Dreaming of pumped hydro

Frank McDonald keeps the dream alive in today’s Irish Times.

I have had no new insights since May 2009, but SEI & UCD organized an event where most speakers agreed with my assessment: Pumped hydro is just too expensive.

40 replies on “Dreaming of pumped hydro”

This is “news”? Clearly that IT article should be an op-ed.

Also, it’s telling that they still won’t/can’t give anyone an idea of what it would cost. Again with the “thousands of jobs”. I sincerely hope the talk of the Dept CENR aren’t actually getting involved…

Does this mean that a plan to fill a valley and use it for pumped hydro won’t win the Your Country Your Call prize? Sounds like the guys from Steorn are definitely going to win now.

They did not ask me to be an the jury of YCYC, so the Spirit of Ireland is in with a chance: They promise all the right things, and have great graphics.


Beautiful graphics indeed (so do Steorn actually – must be a pre-requisite!)Does anyone in the market actually take Spirit of Ireland seriously?

I have yet to meet someone with credentials in energy who supports the Spirit of Ireland. That is not to say that they should not be taken seriously. After all, NAMA had little support by experts.

I like Steorn much better than SoI. Steorn openly admits that its technology violates the laws of physics. But it wants you to buy their stuff anyway. Truth in advertising is a great good.

The concept is fairly simple folks, smooth energy supplies from variable sources using pumped storage hydro, thereby ensuring security of supply and good prices, similar to the interconnector (look up European supergrid). It has been used very effectively in many countries, including Germany quite recently, and I see no reason why it wouldn’t work just as well here. Comparing it to Steorn is just silly.

Pumped hydro does not violate the laws of physics. It’s a proven technology, in fact. It has also proven to be much more expensive than the alternatives.


Conventional pumped hydro IS expensive to install, however its benefits are beyond reproach and it is an established tech, how much better that S of I will now do the job much more cost effectively.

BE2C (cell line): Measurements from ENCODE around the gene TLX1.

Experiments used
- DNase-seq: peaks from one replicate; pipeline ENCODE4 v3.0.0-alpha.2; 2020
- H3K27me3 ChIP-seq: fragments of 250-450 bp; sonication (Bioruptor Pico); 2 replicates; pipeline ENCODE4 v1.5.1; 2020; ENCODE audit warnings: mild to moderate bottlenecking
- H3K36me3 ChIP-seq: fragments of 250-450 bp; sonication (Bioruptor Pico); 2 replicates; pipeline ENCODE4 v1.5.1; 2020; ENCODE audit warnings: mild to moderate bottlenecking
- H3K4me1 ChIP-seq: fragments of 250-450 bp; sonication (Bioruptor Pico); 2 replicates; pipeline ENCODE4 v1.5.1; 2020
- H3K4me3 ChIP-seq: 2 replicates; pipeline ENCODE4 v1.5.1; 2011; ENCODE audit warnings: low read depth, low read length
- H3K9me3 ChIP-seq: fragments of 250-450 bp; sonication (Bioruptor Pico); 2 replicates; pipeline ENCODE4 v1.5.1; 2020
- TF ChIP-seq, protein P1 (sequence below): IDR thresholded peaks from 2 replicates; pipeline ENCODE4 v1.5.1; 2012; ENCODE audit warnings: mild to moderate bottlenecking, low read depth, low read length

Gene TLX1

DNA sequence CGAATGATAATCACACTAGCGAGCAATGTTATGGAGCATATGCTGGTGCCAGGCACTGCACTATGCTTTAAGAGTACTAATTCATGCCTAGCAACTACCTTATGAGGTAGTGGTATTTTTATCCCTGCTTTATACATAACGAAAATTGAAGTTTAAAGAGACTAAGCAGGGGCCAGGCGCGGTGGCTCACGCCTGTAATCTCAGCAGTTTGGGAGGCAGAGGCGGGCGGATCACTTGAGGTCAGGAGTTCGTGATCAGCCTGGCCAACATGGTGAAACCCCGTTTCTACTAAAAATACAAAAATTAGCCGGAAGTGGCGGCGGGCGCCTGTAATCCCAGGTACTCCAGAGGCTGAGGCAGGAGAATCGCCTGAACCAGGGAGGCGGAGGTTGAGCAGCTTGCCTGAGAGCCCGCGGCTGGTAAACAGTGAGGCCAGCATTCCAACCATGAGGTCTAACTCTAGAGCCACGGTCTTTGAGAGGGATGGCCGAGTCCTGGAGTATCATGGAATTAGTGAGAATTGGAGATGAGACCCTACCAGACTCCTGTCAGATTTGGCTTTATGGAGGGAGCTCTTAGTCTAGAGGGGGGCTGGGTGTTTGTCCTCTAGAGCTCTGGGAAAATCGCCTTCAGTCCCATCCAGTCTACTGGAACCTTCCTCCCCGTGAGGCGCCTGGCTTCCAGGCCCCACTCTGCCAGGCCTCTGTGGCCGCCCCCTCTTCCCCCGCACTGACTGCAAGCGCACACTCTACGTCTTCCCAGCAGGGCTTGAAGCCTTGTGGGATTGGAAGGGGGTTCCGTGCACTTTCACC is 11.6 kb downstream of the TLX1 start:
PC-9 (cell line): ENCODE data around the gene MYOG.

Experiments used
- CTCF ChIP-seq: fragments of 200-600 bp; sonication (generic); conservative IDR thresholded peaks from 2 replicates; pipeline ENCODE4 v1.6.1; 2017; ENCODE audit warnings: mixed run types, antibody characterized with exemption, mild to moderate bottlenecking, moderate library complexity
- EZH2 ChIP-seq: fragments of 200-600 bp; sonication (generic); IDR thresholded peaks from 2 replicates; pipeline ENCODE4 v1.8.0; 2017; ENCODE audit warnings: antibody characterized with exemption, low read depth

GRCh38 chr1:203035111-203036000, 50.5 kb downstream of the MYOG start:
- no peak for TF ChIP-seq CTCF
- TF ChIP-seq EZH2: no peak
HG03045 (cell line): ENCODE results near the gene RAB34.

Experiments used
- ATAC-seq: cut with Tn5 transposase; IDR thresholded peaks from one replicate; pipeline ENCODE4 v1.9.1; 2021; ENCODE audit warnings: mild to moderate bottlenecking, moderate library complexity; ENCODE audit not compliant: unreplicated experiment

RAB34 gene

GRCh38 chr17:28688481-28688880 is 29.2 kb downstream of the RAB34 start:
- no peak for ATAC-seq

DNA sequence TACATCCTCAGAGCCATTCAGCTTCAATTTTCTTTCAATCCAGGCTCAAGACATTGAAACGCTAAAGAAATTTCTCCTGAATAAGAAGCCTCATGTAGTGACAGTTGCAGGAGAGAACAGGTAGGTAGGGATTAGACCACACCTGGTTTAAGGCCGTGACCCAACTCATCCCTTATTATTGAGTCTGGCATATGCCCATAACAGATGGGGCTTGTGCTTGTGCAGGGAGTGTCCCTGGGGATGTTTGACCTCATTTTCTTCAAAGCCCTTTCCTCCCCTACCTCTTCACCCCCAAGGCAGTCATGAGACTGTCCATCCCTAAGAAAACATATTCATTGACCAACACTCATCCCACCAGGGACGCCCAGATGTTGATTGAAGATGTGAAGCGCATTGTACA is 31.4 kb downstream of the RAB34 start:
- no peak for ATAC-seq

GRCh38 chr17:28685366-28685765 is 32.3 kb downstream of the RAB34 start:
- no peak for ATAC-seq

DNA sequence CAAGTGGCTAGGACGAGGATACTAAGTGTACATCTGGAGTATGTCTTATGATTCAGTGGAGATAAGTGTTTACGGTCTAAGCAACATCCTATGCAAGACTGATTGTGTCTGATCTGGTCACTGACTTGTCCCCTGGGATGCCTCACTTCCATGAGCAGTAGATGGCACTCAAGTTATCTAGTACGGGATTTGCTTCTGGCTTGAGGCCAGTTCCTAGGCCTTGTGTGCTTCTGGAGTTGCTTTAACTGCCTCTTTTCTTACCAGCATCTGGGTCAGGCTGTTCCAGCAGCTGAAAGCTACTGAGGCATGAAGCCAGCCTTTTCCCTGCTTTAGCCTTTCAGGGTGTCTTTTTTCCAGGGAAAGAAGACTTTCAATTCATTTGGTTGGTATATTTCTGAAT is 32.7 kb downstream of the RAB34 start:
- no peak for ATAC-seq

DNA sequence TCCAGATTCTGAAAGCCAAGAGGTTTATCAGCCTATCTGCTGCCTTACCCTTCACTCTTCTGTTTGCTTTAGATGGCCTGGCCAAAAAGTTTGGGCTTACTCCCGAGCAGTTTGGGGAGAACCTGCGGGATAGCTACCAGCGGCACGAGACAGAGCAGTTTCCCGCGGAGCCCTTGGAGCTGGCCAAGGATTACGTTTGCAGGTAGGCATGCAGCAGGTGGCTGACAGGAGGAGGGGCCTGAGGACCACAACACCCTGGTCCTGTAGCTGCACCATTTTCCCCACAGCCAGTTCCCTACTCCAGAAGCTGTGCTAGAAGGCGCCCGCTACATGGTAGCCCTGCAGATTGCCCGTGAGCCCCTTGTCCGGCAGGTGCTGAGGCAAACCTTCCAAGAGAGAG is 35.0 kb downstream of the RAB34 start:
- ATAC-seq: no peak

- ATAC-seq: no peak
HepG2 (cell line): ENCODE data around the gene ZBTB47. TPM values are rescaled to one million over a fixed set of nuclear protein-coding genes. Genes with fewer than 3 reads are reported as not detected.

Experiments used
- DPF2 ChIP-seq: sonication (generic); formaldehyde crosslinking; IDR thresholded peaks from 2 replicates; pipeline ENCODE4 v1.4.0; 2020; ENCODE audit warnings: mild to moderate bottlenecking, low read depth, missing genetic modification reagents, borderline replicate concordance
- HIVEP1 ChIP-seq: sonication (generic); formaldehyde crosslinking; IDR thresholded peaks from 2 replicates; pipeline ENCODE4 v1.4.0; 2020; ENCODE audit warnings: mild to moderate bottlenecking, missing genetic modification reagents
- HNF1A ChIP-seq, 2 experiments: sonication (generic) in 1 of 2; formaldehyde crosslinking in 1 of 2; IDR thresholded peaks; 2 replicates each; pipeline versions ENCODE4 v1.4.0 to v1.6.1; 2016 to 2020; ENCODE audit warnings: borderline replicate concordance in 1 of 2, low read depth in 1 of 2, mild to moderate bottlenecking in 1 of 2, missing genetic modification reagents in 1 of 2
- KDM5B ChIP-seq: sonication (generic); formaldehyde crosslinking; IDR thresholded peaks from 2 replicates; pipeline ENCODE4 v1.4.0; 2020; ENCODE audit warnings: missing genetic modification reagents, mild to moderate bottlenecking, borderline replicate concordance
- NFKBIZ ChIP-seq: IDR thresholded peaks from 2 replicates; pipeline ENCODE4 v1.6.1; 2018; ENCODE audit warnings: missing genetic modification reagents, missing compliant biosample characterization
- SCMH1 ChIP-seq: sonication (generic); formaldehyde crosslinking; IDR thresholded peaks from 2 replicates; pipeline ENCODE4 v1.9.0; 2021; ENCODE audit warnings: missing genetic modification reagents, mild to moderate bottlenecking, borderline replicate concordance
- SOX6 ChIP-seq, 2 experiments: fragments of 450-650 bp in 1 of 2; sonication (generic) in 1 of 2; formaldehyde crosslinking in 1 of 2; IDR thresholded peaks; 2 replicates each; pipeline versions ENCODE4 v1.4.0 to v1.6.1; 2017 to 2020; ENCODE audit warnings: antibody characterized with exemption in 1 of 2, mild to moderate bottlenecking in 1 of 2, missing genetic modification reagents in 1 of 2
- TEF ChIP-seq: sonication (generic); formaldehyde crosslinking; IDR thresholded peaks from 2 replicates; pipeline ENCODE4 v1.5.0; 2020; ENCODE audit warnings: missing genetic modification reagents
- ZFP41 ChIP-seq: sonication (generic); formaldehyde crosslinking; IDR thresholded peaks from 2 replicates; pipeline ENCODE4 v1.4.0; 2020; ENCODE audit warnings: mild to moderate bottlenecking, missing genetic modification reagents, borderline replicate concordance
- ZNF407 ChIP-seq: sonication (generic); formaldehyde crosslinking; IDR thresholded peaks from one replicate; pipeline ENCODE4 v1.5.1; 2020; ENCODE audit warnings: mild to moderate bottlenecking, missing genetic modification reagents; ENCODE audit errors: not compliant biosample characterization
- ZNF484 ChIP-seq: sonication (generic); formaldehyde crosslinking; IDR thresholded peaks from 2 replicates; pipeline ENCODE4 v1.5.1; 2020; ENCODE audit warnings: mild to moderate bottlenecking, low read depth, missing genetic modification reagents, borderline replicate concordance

What are your main concerns about seawater pumped hydro.

See previous post.

I would be very excited if SoI has indeed reduced the cost of pumped hydro. They have yet to demonstrate that, and I will continue to disbelieve their claims until they come up with a sound plan.


Lets assume for a moment that we can stand up the figures, would you agree that storage plus renewables are a better match than renewables plus open cycle gas turbines.

I am under no illusions by the way that we can easily replace imported hydrocarbons with our renewable resources, however it is easy to replace a portion at a time.

I am in fact quite interested in recent statements from oil producers regarding the newly arrived concept of peak oil demand as opposed to peak oil.

What are your views on the concept of Ireland becoming an energy exporter. Of course in order to be able to compete, our costs would have to match or better those prevailing in the destination country, but that is looking quite favourable at the moment.

To be a successful exporter, you’d need to offer a better product at a lower price than the competition.

Wind is expensive. Pumped hydro is expensive. Long-distance power transport is expensive.

Ireland may become a net exporter of electricity because Great Britain has a dysfunctional planning system, not because Ireland has a comparative advantage in power generation.

I would agree that its not the norm, but then again its not suitable for many environments, none of which actually addresses the point I rasied. What might be an interesting exercise would be to compare the cost of importing enough gas, coal, oil and other fuels for the purposes of electricity generation annually into Ireland and weighing that against a smoothed supply from energy we pluck out of thin air over say a twenty year period?

Graham Brennan in SEI has gone on record as stating that we could produce the overwhelming majority of our electrical needs from wind power using readily available sites. In addition we have offshore and blue water resources to consider, plus the advantages of having our first major domestic export industry, something the country badly needs, should we then decide to begin manufacturing wind turbine components.

Remove all other fuel subsidies in Europe and Russia then stack up wind against them in terms of costs, you might be surprised. The usual response is that we don’t pay those subsidies here so it doesn’t matter – it will matter the next time Russia decides to play “who’s got the biggest reserves” over some diplomatic tussle AGAIN.

No one disagrees that it’s technically feasible to provide for all our electricity demand with wind and pumped hydro. It will probably quadruple the price of electricity, but we could do it if we wanted to.

Why would someone want to manufacture wind turbines in Ireland for export? The trend is towards Eastern Europe.


You correctly state

“Wind is expensive. Pumped hydro is expensive. Long-distance power transport is expensive.”